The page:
“Funny what I expected from this reunion, what I guess everybody expects from affectionate reunions,” said Finnerty. He had a candor about his few emotional attachments that Paul found disquieting. He used words to describe his feelings that Paul could never bring himself to use when speaking of a friend: love, affection, and other words generally consigned to young and inexperienced lovers. It wasn’t homosexual; it was an archaic expression of friendship by an undisciplined man in an age when most men seemed in mortal fear of being mistaken for pansies for even a split second. (88)

Men nowadays are afraid of being even slightly affectionate towards their friends, scared of showing love for the people they care about, fearful of donning specific colors, apprehensive of saying certain things, just because it’d make them look weak or god forbid: “gay.”

Busy Work?

Vonnegut also talks about how men’s purpose has been replaced with meaningless “busy work.” He reflects Nietzsche’s stance on the matter, noting how modern capitalism has stripped us of purpose in an increasingly uncaring, unsympathetic world. Nietzsche argued that men are bound by the shackles of culture and society that are stopping them from achieving their full potential. In Vonnegut’s world, this culture is of basic income and uselessness in society fully controlled by machines. He shows this through the eyes of a visiting foreign ruler who points out how Americans are nothing but slaves at the hands of the State.

How would it feel to know you’re not in control of your life or your decisions? That your “choices” have been optimized and already taken for you by machines? That you’re always in debt despite having the best “quality of life?” What really happens when there is no meaning or purpose behind any of your actions? Simple answer: you’re nothing but a slave to the system, a statistic without consequence.

But then, quite interestingly, it contradicts Bertrand Russell’s view towards work. He argued that technology will give us more leisure time in the future, letting us divert our energies towards other endeavors, primarily towards improving ourselves. Vonnegut disagrees, showing how technology will ultimately imprison us by stripping us of agency and dignity, treating us more like children than adults.

At the same time, he also argues that the remaining few favored by the system will be given a sense of purpose so strong they’ll be ready to lay down their lives for it. Yet, they’re nothing more than a number in the system that ultimately treats them the same way it does others. It’s best illustrated by the resistance offered by the realtor when the protagonist decides to buy a farm: “This pipsqueak of a man in a pipsqueak job had pipsqueak standards he was willing to lay his pipsqueak life down for.” (155)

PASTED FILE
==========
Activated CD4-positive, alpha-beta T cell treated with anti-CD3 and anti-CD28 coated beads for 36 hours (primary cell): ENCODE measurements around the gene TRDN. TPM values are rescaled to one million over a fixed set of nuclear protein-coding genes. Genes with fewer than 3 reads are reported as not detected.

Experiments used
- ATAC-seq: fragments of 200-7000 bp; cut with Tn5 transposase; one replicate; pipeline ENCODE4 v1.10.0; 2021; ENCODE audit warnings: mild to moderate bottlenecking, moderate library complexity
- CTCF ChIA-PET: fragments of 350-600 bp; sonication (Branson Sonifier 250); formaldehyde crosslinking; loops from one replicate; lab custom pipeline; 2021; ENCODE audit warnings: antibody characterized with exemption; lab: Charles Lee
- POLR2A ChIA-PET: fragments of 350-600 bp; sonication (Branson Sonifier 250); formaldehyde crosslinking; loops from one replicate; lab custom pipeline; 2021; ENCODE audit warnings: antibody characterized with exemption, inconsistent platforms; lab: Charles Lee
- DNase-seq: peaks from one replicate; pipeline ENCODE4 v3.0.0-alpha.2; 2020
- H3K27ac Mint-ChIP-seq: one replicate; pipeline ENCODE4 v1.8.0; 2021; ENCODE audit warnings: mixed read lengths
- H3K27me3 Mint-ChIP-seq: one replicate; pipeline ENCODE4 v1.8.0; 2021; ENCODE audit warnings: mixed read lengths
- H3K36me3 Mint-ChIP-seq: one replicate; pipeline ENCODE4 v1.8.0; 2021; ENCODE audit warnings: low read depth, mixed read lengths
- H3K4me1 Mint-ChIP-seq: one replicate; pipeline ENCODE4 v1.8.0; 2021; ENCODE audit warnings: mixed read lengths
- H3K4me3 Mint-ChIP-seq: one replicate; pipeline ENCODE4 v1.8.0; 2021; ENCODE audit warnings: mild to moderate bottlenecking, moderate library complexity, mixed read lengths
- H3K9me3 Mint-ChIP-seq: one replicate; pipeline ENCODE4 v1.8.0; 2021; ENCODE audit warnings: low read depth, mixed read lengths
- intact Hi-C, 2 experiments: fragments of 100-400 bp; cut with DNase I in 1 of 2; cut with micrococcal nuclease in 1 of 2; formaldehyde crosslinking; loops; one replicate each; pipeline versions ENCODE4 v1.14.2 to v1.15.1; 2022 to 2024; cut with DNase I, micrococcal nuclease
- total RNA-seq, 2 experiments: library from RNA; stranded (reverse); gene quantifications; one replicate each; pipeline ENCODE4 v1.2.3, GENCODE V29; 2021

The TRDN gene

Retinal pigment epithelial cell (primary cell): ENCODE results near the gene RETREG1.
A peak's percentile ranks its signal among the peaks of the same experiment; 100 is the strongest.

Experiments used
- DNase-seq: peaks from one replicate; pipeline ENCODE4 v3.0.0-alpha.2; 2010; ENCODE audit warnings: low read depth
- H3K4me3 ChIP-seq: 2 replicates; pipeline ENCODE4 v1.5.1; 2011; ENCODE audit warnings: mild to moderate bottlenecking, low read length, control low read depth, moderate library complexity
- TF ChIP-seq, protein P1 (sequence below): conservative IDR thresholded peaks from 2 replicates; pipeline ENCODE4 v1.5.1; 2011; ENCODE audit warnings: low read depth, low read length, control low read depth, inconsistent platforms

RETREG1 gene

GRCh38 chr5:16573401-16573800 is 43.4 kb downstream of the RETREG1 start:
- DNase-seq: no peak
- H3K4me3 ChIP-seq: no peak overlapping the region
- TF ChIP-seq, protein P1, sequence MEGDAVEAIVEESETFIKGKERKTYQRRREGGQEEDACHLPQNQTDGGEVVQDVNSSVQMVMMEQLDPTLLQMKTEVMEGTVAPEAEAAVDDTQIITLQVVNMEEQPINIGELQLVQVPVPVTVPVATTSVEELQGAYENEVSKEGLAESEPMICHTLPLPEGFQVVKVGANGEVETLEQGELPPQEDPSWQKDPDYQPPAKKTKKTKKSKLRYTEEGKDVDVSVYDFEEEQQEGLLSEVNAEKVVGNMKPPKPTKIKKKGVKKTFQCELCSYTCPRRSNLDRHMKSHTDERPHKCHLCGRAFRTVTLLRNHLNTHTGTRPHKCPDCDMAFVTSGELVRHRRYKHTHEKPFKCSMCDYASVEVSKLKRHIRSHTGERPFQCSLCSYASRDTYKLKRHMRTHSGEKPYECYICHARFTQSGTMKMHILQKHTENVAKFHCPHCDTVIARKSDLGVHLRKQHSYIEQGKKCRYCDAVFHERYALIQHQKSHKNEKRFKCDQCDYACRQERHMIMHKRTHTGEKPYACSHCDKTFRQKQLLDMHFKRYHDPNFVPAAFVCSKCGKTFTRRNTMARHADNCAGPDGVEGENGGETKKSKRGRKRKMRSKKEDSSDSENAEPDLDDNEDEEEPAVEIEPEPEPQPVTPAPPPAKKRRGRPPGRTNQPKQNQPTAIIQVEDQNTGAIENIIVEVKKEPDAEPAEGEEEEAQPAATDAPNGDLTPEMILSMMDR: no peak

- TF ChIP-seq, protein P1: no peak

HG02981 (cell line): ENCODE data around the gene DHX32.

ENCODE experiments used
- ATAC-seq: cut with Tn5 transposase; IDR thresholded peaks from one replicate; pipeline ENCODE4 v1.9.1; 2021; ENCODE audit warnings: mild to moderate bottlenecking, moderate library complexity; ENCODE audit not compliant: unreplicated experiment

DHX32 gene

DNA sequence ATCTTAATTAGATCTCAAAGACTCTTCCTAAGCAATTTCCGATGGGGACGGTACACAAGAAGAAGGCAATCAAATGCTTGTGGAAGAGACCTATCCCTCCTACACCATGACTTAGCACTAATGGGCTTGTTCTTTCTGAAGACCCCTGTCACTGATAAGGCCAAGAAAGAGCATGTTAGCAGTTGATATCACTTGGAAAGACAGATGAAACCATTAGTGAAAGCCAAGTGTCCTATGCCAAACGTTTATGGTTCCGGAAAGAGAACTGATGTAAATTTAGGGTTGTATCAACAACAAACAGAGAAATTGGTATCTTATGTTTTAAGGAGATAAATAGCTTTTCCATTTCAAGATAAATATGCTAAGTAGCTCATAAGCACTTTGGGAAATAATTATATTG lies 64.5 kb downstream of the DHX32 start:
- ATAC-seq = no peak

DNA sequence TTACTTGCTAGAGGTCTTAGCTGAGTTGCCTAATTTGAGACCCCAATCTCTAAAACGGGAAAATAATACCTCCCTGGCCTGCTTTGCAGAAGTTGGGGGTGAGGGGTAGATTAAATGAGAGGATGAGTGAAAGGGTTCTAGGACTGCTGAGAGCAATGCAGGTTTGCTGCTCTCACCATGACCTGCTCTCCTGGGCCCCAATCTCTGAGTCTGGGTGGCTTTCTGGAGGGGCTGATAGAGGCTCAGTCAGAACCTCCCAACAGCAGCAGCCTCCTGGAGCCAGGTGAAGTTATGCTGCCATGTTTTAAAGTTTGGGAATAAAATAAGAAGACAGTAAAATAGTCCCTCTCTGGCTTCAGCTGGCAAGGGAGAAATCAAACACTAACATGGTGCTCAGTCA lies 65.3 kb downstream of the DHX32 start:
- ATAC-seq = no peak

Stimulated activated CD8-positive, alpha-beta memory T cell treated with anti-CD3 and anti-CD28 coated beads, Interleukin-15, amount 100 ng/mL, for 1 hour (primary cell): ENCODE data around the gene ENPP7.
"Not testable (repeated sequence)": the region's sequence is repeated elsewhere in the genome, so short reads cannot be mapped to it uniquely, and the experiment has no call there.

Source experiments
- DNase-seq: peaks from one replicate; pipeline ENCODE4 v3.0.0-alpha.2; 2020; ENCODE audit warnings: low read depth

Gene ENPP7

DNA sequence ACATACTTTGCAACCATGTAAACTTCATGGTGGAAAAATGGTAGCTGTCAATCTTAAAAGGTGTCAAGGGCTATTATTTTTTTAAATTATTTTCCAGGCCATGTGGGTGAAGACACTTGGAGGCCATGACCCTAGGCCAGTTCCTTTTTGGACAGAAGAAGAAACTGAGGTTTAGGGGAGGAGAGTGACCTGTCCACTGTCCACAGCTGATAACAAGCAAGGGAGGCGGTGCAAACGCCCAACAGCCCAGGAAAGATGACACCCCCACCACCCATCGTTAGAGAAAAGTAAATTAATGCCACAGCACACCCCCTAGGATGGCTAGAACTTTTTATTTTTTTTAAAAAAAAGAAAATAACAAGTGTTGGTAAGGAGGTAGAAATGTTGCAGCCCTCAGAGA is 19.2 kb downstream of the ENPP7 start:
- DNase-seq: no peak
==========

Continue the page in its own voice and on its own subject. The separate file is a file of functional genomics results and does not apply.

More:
Revolution, or The Lack Thereof

Of course, the story involves a revolution, with Vonnegut noting that “sooner or later someone’s going to come up… with new magic… the promise of regaining the feeling of participation, the feeling of being needed on earth – hell, dignity.” (95)

In what can only be termed as foreshadowing for Vonnegut’s views towards humanity, the revolution is an abject failure. People still prefer the novelty of machines over human interaction, even at the expense of their self-respect, dignity, and purpose. Near the end, he shows us people lining up for candy from an automated machine. These are the same people who fought the State to regain control over their lives from machines, only to throw it away because hey-look-this-is-cool.

And of course, he also illustrates that nothing lasts forever and nothing has any meaning whatsoever. What’s a small revolution to an overarching system? What’s a little rebellion against society? Ultimately, it doesn’t matter. People will carve their own way forward, whether at the expense of machines taking over or restoring their dignity to its place.

Ultimately, revolutions represent symbols, and it’s best to die as a symbol. As the protagonists march towards certain death, they point out how “this isn’t the end […] nothing ever is, nothing ever will be – not even Judgment Day.” (348) It’s a cycle of futility, and it will never end. With that, Vonnegut ends his first book and begins his lifelong career as a cynic, observing humanity with nothing but optimism mixed with skepticism.